But the part that patients really love is that they look better, too. IPL is the only thing in our advanced dry eye toolkit that also gives patients an aesthetic benefit. This contributes to the very high patient satisfaction ratings (9.2 out of 10) with this treatment modality among our patients.
If you limit IPL to just that, however, you’ll miss out on other aesthetic uses of IPL. In my practice, for example, we also use it for treating cherry angiomas around the eyelids without surgery, for which it is incredibly effective (Figure), improving the appearance of nasal angle telangiectasis (common in rosacea), and, occasionally, permanent removal of unwanted facial hair on the upper lip or chin.
How it Works
In addition to its photocoagulation, photoimmunomodulation, photosanitization, and photobiomodulation properties, IPL also has photorejuvenation properties that can be leveraged across a variety of areas in ophthalmic practice.5
In my advanced dry eye practice, when I speak with a patient who has ocular or facial rosacea, I explain, “IPL is an effective technology for controlling this aspect of your dry eye problem.” I also share some clinical photos and explain to the patient how IPL works to normalize tear osmolarity and decrease inflammation (manuscript in process).
I like to joke with patients that IPL has a side effect that they need to know about: It will make your skin look better. We don’t lead with that in my practice because aesthetics is not our main focus. We just mention it as a happy side effect. Many patients have told us that with the complexion-improving effects of IPL, they need much less of the dry eye–exacerbating cosmetics, foundations, and powders than they did prior to treatment.
If you’re going to use IPL mainly for its dry eye benefits, it’s important to use the The M22 Optima IPL, not only for its excellent safety features and efficacious performance but also because most of the peer-reviewed literature on IPL is based on this specific platform.
Additionally, I have found that taking the time to treat the eyelids with laser-grade corneal shields in place enhances the ocular rosacea and meibomian gland dysfunction treatment results.
There are two main patient pools for IPL, and they often overlap. Most ophthalmic practices treat patients with dry eye. If a dry eye patient presents with telangiectasis of the lid margins, significant meibomian gland dysfunction, or with evidence of ocular rosacea or facial rosacea, you should begin a discussion about IPL and the dry eye benefits associated with it. On the other hand, if you want to focus on the aesthetic aspects of IPL, the ideal patient is someone who has a skin issue such as rosacea or sun damage and is self-conscious about it. It depends on what’s important to the patient.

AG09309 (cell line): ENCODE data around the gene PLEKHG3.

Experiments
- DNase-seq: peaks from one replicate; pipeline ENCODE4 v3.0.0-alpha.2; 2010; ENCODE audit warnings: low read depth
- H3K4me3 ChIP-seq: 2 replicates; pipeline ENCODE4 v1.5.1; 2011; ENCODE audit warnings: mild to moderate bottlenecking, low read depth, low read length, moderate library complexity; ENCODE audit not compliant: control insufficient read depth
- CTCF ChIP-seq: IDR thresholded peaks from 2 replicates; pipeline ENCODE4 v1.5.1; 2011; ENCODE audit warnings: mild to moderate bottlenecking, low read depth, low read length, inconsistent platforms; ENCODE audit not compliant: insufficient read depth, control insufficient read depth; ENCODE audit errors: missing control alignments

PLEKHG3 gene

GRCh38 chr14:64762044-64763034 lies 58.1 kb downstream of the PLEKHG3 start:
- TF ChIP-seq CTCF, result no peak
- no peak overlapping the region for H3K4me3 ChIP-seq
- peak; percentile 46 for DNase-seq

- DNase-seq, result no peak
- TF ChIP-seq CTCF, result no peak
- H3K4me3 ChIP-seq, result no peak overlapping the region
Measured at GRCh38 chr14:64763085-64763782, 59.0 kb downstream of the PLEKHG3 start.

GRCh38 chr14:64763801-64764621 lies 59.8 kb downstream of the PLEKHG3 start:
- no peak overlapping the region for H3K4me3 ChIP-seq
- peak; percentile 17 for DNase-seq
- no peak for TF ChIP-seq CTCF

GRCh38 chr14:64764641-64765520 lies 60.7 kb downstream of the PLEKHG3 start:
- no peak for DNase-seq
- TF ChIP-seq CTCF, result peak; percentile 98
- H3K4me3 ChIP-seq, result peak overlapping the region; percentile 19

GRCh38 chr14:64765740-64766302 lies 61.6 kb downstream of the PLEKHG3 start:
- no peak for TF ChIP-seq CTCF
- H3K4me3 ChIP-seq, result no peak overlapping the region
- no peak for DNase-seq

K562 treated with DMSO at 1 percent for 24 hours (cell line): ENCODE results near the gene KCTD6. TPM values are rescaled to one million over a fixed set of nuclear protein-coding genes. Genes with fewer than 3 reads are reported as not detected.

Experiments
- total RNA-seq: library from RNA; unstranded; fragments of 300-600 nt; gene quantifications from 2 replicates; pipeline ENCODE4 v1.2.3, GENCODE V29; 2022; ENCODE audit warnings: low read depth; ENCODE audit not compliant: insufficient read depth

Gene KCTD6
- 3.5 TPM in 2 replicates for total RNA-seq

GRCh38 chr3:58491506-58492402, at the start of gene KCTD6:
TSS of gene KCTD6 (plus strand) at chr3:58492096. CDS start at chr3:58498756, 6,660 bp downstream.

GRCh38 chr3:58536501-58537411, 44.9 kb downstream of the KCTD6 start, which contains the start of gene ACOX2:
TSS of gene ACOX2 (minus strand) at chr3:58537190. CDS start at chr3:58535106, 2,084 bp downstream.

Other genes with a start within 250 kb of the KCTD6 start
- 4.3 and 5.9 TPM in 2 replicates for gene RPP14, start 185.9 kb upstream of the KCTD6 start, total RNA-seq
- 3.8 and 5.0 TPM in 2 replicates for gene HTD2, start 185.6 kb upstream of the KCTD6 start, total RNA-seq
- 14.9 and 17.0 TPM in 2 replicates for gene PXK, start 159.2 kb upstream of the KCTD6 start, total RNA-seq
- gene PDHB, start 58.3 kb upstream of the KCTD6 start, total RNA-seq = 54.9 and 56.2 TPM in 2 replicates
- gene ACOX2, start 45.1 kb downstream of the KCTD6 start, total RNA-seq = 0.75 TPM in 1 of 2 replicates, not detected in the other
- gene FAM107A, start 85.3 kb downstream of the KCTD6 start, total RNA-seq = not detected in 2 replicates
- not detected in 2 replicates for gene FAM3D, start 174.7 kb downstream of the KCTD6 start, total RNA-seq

I have found IPL to be the workhorse of my advanced dry eye practice. Patients are thrilled with the improvements in their dry eyes and their appearance. We have made some instructional videos on YouTube and will be adding more content to DryEyeMaster.com. I encourage anyone interested in this technology to explore it further.
1. Paper presented at the: 37th Congress of the ESCRS; September 14-18, 2019; Paris.
2. Paper presented at the: ASCRS/ASOA 2019; May 3-7, 2019; San Diego.
3. Paper presented at: Women in Ophthalmology 2019 Summer Symposium; August 22-25, 2019; Coeur d’Alene, Idaho.
4. Fishman HA, Periman LM, Shah AA.Real-time video microscopy of in vitro Demodex death by intense pulsed light. Photobiomodul Photomed Laser Surg. doi: 10.1089/photob.2019.4737. [published online ahead of print January 27, 2020]
5. Dell SJ. Intense pulsed light for evaporative dry eye disease. Clin Ophthalmol. 2017;11:1167-1173.
Staffing the Aesthetics Side
Staffing concerns will depend upon how and where you perform aesthetics procedures in your practice.
Ambulatory surgery center. Most surgeons perform aesthetic procedures at the surgery center that they use, in which case staffing is a nonissue.
In the office. Another approach is to perform the uncomplicated aesthetics procedures in your office. I used to do this, and I would train my enthusiastic technicians how to act as my surgical assistants, essentially, during blepharoplasty.
In either scenario, you don’t necessarily have to hire new staff members and therefore add business overhead to begin offering aesthetics procedures.
Injectable Dermal Fillers
By Anaïs L. Carniciu, MD
Dermal fillers are injectable agents that treat the volume loss and associated signs of facial aging that occur with maturity. They can also be used to volumize skin irregularities such as depressed scars.
Currently, dermal fillers are made from four main materials. The most commonly used material is hyaluronic acid (HA). Other available materials include calcium hydroxylapatite (CaHA), poly-L-lactic acid (PLLA), and polymethylmethacrylate (PMMA) with bovine collagen. See the Table for detailed information about each of these materials.